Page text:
The thing is, I know this is bad for me. The Division of Sleep Medicine at Harvard Medical School reports cheerily that “a lack of adequate sleep can affect judgment, mood, ability to learn and retain information, and may increase the risk of serious accidents and injury. In the long term, chronic sleep deprivation may lead to a host of health problems including obesity, diabetes, cardiovascular disease, and even early mortality.” And yet night after night my wife and I—two adult people who train our dogs rigorously, insist on their good citizenship, and are otherwise firmly unsentimental about our status as pack leaders—decline to kick them out of our bed, and we wake up grouchy and stiff. So do many of the friends and acquaintances I informally polled for this story. One sleeps with his 85-lb. coonhound, and told me: “It destroys our backs. We’re taking steps to convince him to sleep elsewhere, with pretty weak results so far.” Another, who sleeps with a much smaller 25-lb. Wheaten, compares it to “trying to share our bed with a piano bench.” A third was at least willing to, in the name of God, do something about it. One recent night when her 2-year-old Great Dane jumped on the bed at 2 a.m., she “put up with it for about an hour. Then I got up and went to the couch.”

What’s going on here? My own theory is that it’s a long con. Dogs—hey, no disrespect—are the greatest human-manipulators in the history of the planet, which explains their enormous evolutionary success. Maybe they flatter us into believing they need us, they trust us to re-create for them the warmth and security of the litter, where they are instinctive co-sleepers, and this puffs us up and makes us feel godlike. When what they’re really after is what we’re all after: simple creature comfort. What sentient being wouldn’t rather sleep on a downy pillow-top than a floor, or even the most luxurious and expensive dog bed? (Which, for the record, my dogs also have.)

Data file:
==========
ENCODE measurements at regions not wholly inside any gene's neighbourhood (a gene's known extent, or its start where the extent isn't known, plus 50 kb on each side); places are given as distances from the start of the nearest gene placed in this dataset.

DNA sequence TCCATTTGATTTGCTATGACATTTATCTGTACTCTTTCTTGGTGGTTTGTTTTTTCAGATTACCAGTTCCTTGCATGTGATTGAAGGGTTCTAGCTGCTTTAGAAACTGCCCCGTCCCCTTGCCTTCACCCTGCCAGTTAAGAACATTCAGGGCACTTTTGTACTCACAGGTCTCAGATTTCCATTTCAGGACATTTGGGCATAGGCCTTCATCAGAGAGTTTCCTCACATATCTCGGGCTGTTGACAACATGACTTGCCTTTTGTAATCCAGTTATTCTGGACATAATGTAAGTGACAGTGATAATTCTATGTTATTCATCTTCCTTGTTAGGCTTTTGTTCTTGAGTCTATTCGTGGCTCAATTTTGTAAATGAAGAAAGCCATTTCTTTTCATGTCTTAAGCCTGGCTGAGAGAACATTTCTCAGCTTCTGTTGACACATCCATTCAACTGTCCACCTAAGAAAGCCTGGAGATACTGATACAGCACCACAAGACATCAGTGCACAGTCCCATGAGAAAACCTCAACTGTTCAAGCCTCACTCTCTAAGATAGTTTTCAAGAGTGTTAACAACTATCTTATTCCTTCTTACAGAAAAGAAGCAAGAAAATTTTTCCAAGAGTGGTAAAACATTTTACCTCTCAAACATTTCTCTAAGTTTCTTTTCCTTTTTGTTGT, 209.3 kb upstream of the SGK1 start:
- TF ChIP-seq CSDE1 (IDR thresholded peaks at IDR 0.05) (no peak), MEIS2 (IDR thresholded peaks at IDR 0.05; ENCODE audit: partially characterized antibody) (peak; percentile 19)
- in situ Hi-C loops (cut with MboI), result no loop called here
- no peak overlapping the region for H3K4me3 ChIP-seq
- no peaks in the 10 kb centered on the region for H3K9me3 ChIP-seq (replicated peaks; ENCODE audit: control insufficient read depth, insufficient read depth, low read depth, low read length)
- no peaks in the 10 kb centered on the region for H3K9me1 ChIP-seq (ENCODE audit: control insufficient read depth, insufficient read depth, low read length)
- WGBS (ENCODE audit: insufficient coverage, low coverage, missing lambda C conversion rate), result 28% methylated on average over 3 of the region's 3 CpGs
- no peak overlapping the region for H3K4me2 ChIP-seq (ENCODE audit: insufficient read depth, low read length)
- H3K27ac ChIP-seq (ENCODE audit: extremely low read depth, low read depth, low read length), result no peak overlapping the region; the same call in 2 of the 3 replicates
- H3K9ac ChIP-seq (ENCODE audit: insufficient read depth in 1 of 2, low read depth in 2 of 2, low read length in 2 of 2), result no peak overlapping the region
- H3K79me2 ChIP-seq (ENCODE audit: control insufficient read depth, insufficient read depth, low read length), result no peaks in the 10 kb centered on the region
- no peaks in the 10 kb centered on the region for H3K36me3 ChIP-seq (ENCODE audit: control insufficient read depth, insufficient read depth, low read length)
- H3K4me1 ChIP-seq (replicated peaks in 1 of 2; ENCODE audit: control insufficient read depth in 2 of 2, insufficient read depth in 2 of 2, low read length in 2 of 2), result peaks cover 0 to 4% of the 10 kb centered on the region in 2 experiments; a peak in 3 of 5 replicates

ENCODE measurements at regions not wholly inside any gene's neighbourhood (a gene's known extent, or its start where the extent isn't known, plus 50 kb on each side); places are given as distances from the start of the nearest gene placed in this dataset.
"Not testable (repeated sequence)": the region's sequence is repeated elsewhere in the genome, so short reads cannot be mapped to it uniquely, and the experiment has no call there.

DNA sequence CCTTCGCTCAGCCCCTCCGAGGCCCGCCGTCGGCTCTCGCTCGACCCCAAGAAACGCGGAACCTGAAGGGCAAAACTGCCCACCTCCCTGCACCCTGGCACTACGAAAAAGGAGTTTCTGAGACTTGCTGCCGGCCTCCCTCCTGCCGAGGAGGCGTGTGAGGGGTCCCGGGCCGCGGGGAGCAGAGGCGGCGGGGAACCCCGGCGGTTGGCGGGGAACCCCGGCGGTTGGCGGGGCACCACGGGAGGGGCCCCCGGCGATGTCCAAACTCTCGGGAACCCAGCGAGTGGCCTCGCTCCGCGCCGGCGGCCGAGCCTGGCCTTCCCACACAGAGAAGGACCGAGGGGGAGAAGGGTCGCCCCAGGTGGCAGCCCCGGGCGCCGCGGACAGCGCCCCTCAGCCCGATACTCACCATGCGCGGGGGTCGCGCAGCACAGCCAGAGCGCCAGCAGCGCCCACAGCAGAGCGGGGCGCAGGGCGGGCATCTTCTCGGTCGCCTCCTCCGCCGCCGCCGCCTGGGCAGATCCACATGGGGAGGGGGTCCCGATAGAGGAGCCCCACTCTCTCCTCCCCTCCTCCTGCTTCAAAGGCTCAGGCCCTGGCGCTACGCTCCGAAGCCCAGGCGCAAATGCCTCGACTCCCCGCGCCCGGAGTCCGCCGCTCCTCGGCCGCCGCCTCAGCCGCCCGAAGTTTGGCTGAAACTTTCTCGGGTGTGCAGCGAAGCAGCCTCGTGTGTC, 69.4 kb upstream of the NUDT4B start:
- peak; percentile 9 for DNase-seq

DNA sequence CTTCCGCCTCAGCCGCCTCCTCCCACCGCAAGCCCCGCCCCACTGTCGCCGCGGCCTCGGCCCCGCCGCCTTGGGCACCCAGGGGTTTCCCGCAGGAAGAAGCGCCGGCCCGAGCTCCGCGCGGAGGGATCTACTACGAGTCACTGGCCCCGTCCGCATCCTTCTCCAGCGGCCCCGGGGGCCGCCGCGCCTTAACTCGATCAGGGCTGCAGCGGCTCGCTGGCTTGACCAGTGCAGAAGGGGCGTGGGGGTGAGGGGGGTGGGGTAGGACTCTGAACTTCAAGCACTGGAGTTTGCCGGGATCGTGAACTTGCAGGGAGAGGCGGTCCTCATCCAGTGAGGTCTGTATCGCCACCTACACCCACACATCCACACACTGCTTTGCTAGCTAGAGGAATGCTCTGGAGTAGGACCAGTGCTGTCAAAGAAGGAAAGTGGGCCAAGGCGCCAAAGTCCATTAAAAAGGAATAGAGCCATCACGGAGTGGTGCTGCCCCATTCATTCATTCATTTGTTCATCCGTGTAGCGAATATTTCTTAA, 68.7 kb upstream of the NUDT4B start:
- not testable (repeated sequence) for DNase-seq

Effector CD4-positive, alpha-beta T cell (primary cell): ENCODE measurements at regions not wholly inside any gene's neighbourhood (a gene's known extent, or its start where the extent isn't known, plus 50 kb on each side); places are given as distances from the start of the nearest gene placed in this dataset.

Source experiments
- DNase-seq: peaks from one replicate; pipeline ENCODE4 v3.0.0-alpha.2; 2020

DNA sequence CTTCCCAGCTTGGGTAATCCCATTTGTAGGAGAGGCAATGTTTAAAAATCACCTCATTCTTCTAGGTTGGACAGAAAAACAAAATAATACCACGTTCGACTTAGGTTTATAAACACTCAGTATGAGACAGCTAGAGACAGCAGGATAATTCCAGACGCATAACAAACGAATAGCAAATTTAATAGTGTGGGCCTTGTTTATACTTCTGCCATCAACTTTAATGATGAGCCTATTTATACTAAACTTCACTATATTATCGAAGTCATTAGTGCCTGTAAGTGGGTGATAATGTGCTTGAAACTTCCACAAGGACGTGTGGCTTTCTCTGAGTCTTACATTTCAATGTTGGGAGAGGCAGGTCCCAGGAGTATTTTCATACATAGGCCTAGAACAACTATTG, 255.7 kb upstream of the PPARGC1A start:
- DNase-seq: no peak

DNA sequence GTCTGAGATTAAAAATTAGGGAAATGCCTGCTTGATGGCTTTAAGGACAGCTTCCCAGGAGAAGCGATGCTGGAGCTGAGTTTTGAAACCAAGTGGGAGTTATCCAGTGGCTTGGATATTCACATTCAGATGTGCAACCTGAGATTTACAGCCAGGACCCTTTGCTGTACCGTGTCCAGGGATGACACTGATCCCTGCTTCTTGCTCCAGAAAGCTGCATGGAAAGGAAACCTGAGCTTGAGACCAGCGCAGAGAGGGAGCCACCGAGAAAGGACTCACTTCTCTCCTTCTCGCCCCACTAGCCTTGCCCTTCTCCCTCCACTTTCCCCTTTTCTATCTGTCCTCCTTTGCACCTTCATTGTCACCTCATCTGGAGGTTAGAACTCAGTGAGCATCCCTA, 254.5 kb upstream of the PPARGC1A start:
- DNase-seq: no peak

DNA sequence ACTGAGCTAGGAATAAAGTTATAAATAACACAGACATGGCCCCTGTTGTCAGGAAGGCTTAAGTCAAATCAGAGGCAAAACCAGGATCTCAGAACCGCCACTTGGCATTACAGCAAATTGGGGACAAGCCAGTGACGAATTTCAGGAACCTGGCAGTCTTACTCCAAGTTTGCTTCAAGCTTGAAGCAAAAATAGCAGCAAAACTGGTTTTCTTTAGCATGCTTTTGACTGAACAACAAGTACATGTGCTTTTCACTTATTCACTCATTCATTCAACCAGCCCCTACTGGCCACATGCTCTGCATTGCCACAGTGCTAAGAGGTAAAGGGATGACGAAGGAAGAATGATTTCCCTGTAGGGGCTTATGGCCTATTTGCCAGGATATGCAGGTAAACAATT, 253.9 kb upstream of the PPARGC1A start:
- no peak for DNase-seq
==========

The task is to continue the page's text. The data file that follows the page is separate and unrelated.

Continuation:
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Don’t misunderstand. I don’t discount the psychological satisfaction of curling up next to a slumbering dog or, I guess, cat. (Or the literal warmth of it: Our pets’ body temperatures run three to six degrees warmer than our own.) Psychologist Stanley Coren cites speculation among anthropologists that human-animal co-sleeping may even be encoded in our DNA, or theirs. And honestly, it’s hard to ignore the elemental comfort of Roxy’s muffled snores close by, or the whispery exhalation of Scout’s breath in my ear as I’m falling asleep, sounds that say, The day is done and the pack is together, and safe. Who am I to buck DNA? Even if later tonight, along about 3 a.m. when I’m feeling less broad-minded about the whole thing and I give Scout a vicious shove that doesn’t even wake her up—even if, even then, I sleepily but deliberately act against my own physiological best interests and allow her to stay right where she is, as I drift inexorably toward the very edge of the mattress. Again.

That sense of connection must be some powerful stuff. We must crave it very badly. Maybe the greatest trick the devil ever pulled wasn’t convincing the world he doesn’t exist; maybe it was convincing us to trade our own most basic bodily need, the need for restorative sleep, for a fleeting bit of animal comfort in the night.